By MICHELE F. MIHALJEVICH
WEST LAFAYETTE, Ind. — Recent price increases at the grocery store for staples such as milk and bread probably aren’t directly related to the drought, but consumers should prepare to pay more at the supermarket later this year and next, thanks to the summer’s hot, dry weather.
“(The increases) are pretty early to be related directly to the drought,” said Vickie Hadley, interim director for Purdue University’s extension office in Allen County. “We really won’t start to see those until late 2012, right at holiday time. We won’t know where we’re sitting until after harvest is complete. After that, it’ll take a little while for (prices) to catch up.”
In some areas of northeastern Indiana and elsewhere, milk prices have risen at least 20 cents a gallon in the last few weeks, and the prices of bread and other staples have edged up as well. Rather than the drought, factors such as the higher cost of transportation could be behind these recent increases, said Corinne Alexander, associate professor of agricultural economics at Purdue.
The drought will affect prices, especially starting in 2013, she said. For example, prices for dairy products will probably go up 2-3 percent this year, and 3.5-4.5 percent next year.
For all food items, normal price inflation in a given year is 2-3 percent, but this year could see increases of 2.5-3.5 percent, and next year, possibly 3-4 percent, she said. “The main impact of the drought is going to be in livestock products, such as dairy and all meat products,” Alexander said. “We’ll probably see (increases) soonest with milk and eggs, but by next year, we’ll see it all across the livestock market.”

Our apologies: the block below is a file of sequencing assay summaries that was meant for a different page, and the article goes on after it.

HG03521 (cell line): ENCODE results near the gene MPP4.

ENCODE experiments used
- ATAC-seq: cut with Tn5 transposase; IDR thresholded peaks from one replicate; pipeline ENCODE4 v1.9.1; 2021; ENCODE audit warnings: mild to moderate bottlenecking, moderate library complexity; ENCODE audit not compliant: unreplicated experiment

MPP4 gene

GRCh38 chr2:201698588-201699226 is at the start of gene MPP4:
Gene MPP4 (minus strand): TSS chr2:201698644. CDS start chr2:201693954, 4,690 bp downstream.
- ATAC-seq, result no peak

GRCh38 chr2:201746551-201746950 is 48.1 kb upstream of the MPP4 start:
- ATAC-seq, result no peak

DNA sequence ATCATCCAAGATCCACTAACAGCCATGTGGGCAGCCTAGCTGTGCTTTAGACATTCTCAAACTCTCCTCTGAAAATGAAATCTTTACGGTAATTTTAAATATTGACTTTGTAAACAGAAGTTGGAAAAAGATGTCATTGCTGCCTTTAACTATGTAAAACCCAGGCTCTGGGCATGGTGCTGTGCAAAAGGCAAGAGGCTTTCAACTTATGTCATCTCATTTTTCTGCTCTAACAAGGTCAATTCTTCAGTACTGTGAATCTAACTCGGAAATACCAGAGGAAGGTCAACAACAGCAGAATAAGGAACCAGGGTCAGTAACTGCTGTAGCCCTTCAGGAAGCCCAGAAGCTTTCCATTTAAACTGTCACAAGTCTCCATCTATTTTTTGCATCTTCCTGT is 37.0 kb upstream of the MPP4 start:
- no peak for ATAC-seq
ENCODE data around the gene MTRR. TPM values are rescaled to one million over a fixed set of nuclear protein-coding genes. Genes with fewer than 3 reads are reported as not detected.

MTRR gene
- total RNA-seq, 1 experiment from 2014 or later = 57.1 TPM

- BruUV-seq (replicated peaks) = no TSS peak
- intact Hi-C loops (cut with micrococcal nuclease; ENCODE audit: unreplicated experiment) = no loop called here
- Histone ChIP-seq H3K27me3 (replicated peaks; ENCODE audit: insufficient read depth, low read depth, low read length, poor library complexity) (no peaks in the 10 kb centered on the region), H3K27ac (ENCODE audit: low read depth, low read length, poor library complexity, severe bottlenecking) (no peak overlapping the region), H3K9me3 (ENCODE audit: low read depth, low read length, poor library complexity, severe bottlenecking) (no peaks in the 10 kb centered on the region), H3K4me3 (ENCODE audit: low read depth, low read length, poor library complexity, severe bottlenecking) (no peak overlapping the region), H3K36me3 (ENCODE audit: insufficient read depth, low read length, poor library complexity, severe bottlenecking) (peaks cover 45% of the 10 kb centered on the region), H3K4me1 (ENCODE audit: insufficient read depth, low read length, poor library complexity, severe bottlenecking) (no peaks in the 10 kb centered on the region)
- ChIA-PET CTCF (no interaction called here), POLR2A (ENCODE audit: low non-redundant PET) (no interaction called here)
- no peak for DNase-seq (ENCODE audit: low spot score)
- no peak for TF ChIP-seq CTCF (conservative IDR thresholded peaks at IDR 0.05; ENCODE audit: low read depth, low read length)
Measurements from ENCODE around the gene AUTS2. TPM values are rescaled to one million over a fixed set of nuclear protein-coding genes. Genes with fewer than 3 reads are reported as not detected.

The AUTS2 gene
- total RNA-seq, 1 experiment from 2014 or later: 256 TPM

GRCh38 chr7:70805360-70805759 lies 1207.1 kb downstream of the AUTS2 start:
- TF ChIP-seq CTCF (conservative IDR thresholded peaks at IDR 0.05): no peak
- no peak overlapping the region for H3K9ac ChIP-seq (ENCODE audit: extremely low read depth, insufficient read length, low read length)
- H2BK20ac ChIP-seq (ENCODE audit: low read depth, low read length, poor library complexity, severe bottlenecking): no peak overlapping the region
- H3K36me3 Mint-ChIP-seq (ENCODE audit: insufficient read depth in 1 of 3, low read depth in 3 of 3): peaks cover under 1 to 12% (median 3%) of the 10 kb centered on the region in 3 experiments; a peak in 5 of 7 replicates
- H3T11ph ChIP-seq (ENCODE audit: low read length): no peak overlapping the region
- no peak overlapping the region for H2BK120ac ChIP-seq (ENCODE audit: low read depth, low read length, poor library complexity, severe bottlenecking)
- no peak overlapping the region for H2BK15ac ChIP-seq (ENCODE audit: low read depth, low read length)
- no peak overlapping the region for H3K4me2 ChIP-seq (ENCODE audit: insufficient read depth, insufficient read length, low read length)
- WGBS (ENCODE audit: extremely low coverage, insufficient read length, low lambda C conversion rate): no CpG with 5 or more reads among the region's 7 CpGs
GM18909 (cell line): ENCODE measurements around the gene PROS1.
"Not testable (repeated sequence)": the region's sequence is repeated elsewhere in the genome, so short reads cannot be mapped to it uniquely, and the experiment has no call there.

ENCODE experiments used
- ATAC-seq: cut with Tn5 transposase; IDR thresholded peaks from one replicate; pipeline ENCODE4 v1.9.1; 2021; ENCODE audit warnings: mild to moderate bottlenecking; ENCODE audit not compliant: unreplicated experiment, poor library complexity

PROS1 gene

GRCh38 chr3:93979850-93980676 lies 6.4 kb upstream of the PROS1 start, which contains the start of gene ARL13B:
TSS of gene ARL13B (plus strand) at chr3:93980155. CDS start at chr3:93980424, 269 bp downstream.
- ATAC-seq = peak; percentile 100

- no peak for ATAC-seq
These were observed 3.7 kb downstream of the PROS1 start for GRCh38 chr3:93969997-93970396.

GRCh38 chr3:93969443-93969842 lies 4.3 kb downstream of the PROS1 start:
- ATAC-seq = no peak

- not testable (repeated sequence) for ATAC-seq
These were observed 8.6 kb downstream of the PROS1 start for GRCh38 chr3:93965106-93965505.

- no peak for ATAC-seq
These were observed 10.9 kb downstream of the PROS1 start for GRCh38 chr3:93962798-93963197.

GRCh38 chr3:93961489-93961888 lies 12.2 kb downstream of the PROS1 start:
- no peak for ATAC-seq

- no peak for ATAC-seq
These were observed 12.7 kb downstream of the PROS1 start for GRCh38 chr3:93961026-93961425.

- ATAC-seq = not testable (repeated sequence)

The drought and producers’ reactions to it may cause a bit of a price rollercoaster in the livestock market in the coming months, she noted. The drought will probably add to higher feed costs, causing some producers to liquidate their herds, which will temporarily cause a glut in the market and a short-term lowering of prices, she explained.
Once the glut has worked its way through the system, reduced availability will lead prices to rise again, she added. Depending on the region of the country, consumers may see price changes on different items at the grocery store.
“A lot of retail stores will say ‘these are the items we’re going to hold the (price) line on,’” Alexander said. “They each choose different items. You can see an item at a sale price because that’s the one that particular retailer chose to keep lower-priced.”
Next year, consumers will pay more for a variety of items because of the drought, according to figures provided by The Food Institute.
For example, the drought is projected to cost a family of four about $351 next year for the same total food purchases over 2012, both for food consumed at home and away from home.
The drought will cost the average family of four $44.20 next year for meat, poultry, fish and eggs consumed at home; about $30 for cereal and bakery items; about $29 for fruits and vegetables; and about $35 for dairy products.
“If it’s a basic staple such as milk or bread, consumers will continue to buy them,” said Brian Todd, president and CEO of The Food Institute. “But you may see consumers make changes in how they purchase other items, such as switching to store brands or looking for cheaper substitutes for what they purchase now.”
Consumers need to be aware that only 15-16 percent of the price of any given food item is related to what’s coming from the farm, he said. Other factors include processing, shipping and labor, he added.
Those factors may keep prices from dropping in 2014 even if farmers have a normal growing season next year, noted Hadley, also a health and human sciences extension educator in Allen County.
“Once they go up, they’re only going to come down a few cents,” she explained. “Fuel, for example, is a big input cost. If it stays up or continues to go up, that will affect prices, as well.”